Are you Julian’s parent?
Julian is the bully of the story. Frankly, very few parents will identify as Julian's parents, and therein lies another problem. Parents don’t want to admit that they have a child who is the bully. When this denial happens the problem is magnified for everyone involved. I would argue that many parents who watched the conversation between the Principal and Julian's parents thought to themselves how ridiculous Julian's mom was, even though they themselves have acted similarly. Unfortunately, school administrators across the country would agree that this defensive response is more the norm than the exception in our current parental climate. When such parents make excuses for their child who bullies, everyone loses.
If this is you and your child, here is my advice: when another adult articulates a concern that your child is bullying, resist the temptation to defend and/or create excuses. Instead, use that opportunity as a way to mold, teach, and shape your own child. Parents like Julian’s are a major source that causes bullying to be the leading form of child abuse in the nation - and a national epidemic. No kid is perfect. If we parent as if our kids are perfect (albeit unconsciously), then we do them a major disservice.
Are you Auggie’s parent?
Auggie is the child who is different, and she the epicenter of the bullying in the story. Maybe you can relate to Auggie’s parents and your heart broke watching Julia Roberts and Owen Wilson depict your struggle every day.
If this is your child, here is my advice: in Paul Coughlin’s most recent Fox News article on bullying, he provided great advice for these parents.
“Grow your children’s network of friends, and help them be proficient in at least one endeavor, such as a musical instrument, which grows their self-confidence and raises their esteem among their peers.”
Paul is suggesting that you identify a gift in your child and find ways for your child to contribute those gifts to the people around him. In this movie Auggie’s parents did a fabulous job fostering Auggies’ love of science.
Are you raising a consumer or a contributor?
Kindness is not just a nice thing we should teach, it is a fruit of the Spirit that we are called to cultivate. Yet as I mentioned earlier, without courage, kindness can’t be properly cultivated. Courage, the kind needed to stand up against bullying, is required to grow kindness the way fertilizer grows crops. My previous blog posts have directly discussed this generation’s leaning toward consumption and our need to create contributors. Consumption often leads to self-serving behaviors. Ironically, directly after describing the fruit of the Spirit in Galatians, Paul offers this line, “let us not become conceited, provoking and envying each other.” When we raise up a generation of consumers it provides the obstacle of raising up a generation of kind kids. On the contrary, a contributor thinks outside himself. A contributor thinks about what he can do for someone else. A contributor makes a positive impact on society.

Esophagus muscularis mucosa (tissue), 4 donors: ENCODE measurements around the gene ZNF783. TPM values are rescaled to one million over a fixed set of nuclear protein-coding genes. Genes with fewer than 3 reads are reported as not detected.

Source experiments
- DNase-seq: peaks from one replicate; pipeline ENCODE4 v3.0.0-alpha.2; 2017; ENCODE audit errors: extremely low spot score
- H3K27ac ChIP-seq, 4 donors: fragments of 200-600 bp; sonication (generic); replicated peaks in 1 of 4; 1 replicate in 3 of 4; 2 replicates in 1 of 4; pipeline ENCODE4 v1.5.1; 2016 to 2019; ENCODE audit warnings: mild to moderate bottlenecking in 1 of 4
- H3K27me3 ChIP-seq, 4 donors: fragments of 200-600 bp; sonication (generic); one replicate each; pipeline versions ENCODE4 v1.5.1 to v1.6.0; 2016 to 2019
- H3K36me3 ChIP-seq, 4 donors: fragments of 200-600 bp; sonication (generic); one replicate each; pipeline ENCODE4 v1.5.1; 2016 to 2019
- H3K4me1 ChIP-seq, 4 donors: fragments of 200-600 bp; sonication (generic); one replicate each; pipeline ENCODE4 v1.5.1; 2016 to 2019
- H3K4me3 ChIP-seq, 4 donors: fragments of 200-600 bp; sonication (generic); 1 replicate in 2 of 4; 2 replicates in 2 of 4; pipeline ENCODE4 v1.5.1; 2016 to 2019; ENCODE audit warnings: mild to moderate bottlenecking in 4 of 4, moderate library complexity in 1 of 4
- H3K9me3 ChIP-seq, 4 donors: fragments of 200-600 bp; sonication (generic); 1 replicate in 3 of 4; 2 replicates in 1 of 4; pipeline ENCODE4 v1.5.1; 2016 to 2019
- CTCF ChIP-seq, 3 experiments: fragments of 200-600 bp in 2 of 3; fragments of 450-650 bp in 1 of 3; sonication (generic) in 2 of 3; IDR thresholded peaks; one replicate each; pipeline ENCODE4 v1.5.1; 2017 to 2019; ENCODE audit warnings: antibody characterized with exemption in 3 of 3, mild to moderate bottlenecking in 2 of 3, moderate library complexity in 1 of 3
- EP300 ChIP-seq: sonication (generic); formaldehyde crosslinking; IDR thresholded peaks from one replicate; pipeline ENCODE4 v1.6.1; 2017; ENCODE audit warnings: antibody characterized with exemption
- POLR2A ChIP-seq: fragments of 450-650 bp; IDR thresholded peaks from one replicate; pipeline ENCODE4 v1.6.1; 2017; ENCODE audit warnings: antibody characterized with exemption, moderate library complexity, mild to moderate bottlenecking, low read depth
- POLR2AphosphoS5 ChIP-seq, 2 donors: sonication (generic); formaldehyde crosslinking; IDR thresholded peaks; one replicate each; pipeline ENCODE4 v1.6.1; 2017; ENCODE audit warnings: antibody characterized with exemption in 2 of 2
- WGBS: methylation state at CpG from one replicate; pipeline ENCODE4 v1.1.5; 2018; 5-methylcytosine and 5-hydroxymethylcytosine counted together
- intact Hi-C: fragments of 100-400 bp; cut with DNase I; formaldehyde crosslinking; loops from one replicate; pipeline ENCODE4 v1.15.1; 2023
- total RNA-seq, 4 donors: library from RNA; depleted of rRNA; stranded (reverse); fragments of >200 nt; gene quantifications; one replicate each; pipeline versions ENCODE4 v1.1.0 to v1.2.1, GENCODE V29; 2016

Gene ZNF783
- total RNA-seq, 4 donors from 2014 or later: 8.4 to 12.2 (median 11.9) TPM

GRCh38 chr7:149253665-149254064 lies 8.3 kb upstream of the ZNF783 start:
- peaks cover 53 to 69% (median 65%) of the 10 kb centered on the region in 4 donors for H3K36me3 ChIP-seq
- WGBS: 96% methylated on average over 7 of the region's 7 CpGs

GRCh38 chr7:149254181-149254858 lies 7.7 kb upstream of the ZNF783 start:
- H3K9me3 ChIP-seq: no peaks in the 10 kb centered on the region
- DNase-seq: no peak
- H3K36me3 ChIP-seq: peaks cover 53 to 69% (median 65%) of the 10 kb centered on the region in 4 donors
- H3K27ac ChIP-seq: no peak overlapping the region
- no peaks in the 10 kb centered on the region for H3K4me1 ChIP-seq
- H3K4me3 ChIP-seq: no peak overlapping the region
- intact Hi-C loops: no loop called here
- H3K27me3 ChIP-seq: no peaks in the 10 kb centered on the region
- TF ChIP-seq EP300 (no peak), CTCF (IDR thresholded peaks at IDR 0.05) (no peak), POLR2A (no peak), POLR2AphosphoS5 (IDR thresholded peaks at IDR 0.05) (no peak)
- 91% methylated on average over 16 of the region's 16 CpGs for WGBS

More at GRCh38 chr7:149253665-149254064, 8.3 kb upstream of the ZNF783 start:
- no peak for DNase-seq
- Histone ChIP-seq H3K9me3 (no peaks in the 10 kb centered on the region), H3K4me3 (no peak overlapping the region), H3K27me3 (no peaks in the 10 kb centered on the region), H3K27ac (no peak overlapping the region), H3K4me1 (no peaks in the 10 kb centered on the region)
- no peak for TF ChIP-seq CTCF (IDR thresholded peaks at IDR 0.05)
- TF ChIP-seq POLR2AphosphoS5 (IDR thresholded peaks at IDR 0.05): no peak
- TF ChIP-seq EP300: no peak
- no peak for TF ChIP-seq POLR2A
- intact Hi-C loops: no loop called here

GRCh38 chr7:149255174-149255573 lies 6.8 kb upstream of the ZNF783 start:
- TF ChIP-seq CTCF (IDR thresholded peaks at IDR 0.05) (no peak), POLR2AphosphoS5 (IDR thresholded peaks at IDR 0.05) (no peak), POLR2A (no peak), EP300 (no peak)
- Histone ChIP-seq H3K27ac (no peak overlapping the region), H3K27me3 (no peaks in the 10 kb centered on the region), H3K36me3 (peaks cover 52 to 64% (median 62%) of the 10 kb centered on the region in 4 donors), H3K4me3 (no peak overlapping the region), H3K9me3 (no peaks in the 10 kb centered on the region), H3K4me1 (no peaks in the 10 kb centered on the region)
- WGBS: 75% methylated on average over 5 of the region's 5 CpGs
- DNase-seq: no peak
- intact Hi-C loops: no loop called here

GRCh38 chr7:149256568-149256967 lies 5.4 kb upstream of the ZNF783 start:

Communicate. Listen. Observe.
Does your child stands up against bullying when they witness it? Ask them this week during dinner. Ask them in the car. Ask them whenever you have the time. Keep this topic on your spiritual radar. How your child responds to bullying will tell you some important aspects of what kind of person they are becoming, and what important areas in which they still have room to grow.
Let us hear your contributor story. Periodically, we enjoy offering contributor spotlights and would love to spotlight you or someone you know. Who is making a difference? What children do you know contributing to society in big ways? Let us know through the contact page, email firstname.lastname@example.org, or leave a comment below.